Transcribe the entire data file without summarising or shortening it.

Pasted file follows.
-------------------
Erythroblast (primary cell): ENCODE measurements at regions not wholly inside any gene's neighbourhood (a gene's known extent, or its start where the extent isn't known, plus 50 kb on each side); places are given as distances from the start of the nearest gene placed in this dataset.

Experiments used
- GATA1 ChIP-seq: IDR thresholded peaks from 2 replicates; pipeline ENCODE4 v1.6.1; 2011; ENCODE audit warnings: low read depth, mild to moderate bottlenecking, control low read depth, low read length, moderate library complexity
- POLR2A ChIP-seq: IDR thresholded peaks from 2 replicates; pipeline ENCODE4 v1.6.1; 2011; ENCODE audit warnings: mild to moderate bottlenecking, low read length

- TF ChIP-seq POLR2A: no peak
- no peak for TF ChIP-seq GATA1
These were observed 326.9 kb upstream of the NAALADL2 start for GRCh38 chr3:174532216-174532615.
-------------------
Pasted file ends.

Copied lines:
Erythroblast (primary cell): ENCODE measurements at regions not wholly inside any gene's neighbourhood (a gene's known extent, or its start where the extent isn't known, plus 50 kb on each side); places are given as distances from the start of the nearest gene placed in this dataset.

Experiments used
- GATA1 ChIP-seq: IDR thresholded peaks from 2 replicates; pipeline ENCODE4 v1.6.1; 2011; ENCODE audit warnings: low read depth, mild to moderate bottlenecking, control low read depth, low read length, moderate library complexity
- POLR2A ChIP-seq: IDR thresholded peaks from 2 replicates; pipeline ENCODE4 v1.6.1; 2011; ENCODE audit warnings: mild to moderate bottlenecking, low read length

- TF ChIP-seq POLR2A: no peak
- no peak for TF ChIP-seq GATA1
These were observed 326.9 kb upstream of the NAALADL2 start for GRCh38 chr3:174532216-174532615.